I am still trying to put all my emotions down after being at the elite men's World Championship race in Glasgow last Sunday. James Startt and I met in the morning and agreed on a plan: we would start on Montrose Street to get some shots of the crowd and then jump on the shuttle bus to look for something else. But at the Worlds, nothing ever goes as planned.
When we arrived at the bottom of Montrose Street, the peloton was still outside Glasgow. But there were already crowds along the hill, screaming, dancing, and simply partying after each passing of the moto-ambulance or the police.
Seeing such an audience, where everyone was dressed in their national colours, climbing up the gates and the walls of the buildings on that street to find the right spot to support their favourite riders, gave us a booster of energy and made us feel part of the cycling community. But most importantly, it made us realise we were part of a historical moment. I grabbed my camera and followed James up the hill, but I lost sight of him after two minutes due to the chaos. I could hear the sound of the helicopter whirling above me. There was no more time left. I needed a good position, and I needed it quickly. I kindly asked some people leaning on the barriers if I could squeeze through. I wanted to catch the different efforts of the athletes going uphill, so I needed to be in the front. Quite unexpectedly, they let me through, more than happy to let me get the shots I wanted.
It was a good start, but I wanted something else from that incredible crowd. After the peloton had passed, I found James again. He said, "Follow me. We are going to shoot from there." There was the roof of a car park. I found myself among Belgian fans on my right and Dutch fans on my left. For a moment, I doubted I was really in Scotland, and I had a flashback to the final day of the Cyclocross World Championships earlier this year. There was the same atmosphere and touchable energy in the air, giving the riders the motivation to pedal harder and, in our case, as photojournalists, giving us the right inspiration.
Then the race moved on, and so did James and I. We got on the shuttle bus as the plan was to explore the circuit to find other good corners where to shoot from. But I improvised, following the flow.
As soon as the vehicle arrived at the bottom of Scott Street, an urban hill climb with a 13.8% gradient, I knew that was my spot. I asked the driver to stop, and before getting off, I coordinated with James that I would cover the finish line while he captured the final moments of action on Montrose Street.
I immediately found myself in a sea of excited fans. I walked to the top of the street, where I met a group of children who came from Spain with their families to watch the race. At my question, “Who do you support today?” everyone replied, “Pogačar, he deserves to win." It made me smile. It was simple and came from their hearts.
However, there was no more time to talk as the UCI cars arrived fast, and like a tide, people moved back. I had no doubt about the shots I wanted this time. I was looking for the photos of the riders out of their saddles, pushing hard on their pedals to reach the end of the climb. In particular, I wanted to catch their last sprints uphill before cornering on the right and adding some colours and details of people around me. When the athletes started the climb, the tide of people moved forward again towards their favourites; it was simply stunning to see.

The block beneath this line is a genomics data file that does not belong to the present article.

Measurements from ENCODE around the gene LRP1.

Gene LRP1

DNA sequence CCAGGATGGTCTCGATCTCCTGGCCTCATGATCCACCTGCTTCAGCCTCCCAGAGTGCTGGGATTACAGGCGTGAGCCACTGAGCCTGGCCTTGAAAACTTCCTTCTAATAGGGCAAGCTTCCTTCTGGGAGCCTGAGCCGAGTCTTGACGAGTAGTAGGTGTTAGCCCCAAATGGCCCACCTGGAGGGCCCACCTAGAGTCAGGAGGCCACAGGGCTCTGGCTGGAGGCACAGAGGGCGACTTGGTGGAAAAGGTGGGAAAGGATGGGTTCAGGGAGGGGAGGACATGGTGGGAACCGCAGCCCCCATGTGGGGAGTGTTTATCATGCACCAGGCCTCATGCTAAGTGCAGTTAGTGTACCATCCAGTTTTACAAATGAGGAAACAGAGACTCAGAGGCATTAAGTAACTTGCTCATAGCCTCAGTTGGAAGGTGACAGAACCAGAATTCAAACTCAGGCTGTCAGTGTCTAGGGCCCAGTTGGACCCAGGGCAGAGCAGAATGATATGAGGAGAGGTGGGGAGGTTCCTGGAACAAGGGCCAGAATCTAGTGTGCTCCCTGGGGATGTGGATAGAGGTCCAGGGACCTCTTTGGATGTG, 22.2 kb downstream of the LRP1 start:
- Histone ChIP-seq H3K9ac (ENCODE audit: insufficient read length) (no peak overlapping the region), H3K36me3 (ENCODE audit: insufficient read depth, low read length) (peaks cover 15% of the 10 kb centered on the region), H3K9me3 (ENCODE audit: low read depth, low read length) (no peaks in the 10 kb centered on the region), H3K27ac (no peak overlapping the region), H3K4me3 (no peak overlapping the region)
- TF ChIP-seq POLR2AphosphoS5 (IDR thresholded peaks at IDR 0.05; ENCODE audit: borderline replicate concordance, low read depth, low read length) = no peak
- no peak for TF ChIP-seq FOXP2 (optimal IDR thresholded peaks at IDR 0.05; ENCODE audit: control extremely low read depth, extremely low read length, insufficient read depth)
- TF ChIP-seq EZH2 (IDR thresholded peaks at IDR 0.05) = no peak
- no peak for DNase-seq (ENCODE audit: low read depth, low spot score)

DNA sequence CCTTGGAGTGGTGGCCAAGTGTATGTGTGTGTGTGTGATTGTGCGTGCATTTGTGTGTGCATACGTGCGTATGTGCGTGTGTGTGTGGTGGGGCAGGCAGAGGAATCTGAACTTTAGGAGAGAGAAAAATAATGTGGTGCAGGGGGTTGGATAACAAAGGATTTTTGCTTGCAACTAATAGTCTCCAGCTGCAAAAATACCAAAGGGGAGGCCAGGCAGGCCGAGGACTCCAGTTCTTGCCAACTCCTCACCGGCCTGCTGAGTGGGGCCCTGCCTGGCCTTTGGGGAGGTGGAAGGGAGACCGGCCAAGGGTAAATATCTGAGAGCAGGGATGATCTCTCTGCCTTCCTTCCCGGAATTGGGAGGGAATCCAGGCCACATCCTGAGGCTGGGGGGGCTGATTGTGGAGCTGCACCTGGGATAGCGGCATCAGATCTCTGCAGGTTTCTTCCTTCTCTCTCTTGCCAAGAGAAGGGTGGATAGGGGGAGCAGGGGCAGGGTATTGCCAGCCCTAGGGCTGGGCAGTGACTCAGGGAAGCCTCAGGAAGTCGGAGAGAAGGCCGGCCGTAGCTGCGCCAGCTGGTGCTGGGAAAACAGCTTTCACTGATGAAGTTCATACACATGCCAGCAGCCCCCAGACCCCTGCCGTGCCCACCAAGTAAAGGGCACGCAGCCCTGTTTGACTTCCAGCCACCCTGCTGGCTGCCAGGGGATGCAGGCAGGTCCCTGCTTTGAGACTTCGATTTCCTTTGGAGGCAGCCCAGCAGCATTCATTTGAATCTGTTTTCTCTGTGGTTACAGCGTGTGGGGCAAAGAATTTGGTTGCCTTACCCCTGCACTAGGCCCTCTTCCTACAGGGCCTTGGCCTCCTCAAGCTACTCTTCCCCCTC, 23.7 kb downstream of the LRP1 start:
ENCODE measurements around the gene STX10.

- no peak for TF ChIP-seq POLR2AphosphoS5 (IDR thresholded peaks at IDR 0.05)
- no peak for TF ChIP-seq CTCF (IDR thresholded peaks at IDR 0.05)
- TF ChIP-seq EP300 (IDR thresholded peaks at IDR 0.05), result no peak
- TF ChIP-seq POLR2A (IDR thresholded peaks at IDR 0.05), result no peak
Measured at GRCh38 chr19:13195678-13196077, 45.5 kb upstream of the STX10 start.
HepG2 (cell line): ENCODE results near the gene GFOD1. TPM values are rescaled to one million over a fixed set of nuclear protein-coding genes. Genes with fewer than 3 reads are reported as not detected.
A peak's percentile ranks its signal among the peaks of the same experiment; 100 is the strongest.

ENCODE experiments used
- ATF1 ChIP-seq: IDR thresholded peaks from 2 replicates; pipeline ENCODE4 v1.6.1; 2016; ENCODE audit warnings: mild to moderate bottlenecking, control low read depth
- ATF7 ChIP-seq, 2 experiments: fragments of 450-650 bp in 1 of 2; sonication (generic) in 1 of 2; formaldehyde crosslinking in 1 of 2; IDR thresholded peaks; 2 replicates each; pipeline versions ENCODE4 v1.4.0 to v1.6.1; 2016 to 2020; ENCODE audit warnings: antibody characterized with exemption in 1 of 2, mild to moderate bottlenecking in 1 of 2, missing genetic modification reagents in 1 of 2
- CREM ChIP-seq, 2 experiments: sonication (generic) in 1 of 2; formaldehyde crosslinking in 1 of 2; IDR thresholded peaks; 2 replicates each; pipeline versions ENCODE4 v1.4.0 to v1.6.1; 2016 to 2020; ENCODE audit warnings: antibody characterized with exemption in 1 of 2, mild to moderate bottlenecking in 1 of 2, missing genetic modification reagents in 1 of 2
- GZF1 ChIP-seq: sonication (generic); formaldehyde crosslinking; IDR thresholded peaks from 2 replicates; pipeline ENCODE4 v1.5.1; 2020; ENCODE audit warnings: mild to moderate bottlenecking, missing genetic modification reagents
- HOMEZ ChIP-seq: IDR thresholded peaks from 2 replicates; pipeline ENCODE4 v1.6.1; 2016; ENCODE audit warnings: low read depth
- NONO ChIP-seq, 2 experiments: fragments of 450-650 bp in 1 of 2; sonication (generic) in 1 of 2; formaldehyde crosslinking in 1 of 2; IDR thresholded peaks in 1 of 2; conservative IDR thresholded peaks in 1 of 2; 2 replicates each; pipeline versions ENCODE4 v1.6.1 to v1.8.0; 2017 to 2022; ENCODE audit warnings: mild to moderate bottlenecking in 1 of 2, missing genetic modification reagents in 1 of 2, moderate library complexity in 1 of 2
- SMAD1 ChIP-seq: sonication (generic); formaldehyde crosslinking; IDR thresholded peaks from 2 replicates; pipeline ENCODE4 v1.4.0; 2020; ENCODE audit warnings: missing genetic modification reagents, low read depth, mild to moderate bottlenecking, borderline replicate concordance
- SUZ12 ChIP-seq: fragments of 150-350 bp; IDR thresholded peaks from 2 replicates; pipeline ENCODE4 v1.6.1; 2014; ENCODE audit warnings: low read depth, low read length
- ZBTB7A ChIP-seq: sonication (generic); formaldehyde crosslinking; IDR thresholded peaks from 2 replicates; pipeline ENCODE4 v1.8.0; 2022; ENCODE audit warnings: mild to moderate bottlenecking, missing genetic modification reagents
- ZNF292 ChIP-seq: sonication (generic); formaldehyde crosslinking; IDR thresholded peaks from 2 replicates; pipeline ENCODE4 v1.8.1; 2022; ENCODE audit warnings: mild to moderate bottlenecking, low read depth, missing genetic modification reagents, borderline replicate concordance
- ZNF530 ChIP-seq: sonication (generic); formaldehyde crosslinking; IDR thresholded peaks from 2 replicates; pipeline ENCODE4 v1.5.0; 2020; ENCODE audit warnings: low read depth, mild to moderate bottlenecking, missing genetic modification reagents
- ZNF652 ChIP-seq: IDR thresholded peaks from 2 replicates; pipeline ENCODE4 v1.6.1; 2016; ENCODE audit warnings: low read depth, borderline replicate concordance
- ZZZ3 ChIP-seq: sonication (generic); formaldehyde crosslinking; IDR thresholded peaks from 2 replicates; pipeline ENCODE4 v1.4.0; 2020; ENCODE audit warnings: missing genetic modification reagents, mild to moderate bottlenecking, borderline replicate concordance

I didn’t realise how good the Italian team was until I took the shot, and I started to dream for my nation, getting a glimpse of what would have happened next. The weather turned biblical and so did the hope of all the Italians there. A handful of kilometres later, the stoic Alberto Bettiol was in the front, leading the group of giants and fighting for the rainbow jersey under the epic rain. The last time the Italian team had a rider win the rainbow jersey in the men's road race as in 2008 with Alessandro Ballan, who topped off three years of Italy winning the world title with Paolo Bettini winning in 2006 and 2007. Pedal stroke after pedal stroke, under the stormy Scottish weather, leading the race with three laps to go, Bettiol made an entire nation dream. He decided to fly, but his wings did not open this time.
The Glasgow World Championships handed us a new world champion: Mathieu van der Poel. The Dutchman managed to conquer the rainbow jersey with the decisive attack 23 kilometres from the finish.
I went to the finish line, next to the best cycling photographers in the world, confident that Mathieu van der Poel would have won, while James was on Montrose Street, as agreed, capturing the final moments for silver and bronze.
Everyone was ready, holding their camera lens to capture the new world champion, and then we heard someone say, “Van der Poel crashed! His shoe is broken!” The photographer next to me immediately got his mobile, and we watched the live broadcasting holding our breaths. What we were witnessing was incredible: Van der Poel, injured, getting back on the saddle and increasing his margin over the trio formed by Wout van Aert, Tadej Pogačar and Mads Pedersen.
"If the crash had cost me the title, I wouldn't have slept for a few nights," the Dutchman said at the end. “Winning the World Championship is everything to me: When I attacked, I didn't think I was going to make an immediate breakaway: I turned around, saw that I had a few seconds and thought only about pushing to the finish. Seeing that nobody could follow me was a nice confidence boost.”
At the podium ceremony, I looked at the three giants standing in front of me. Each of them expressed a legitime hurt and human pride, to which all of us could relate.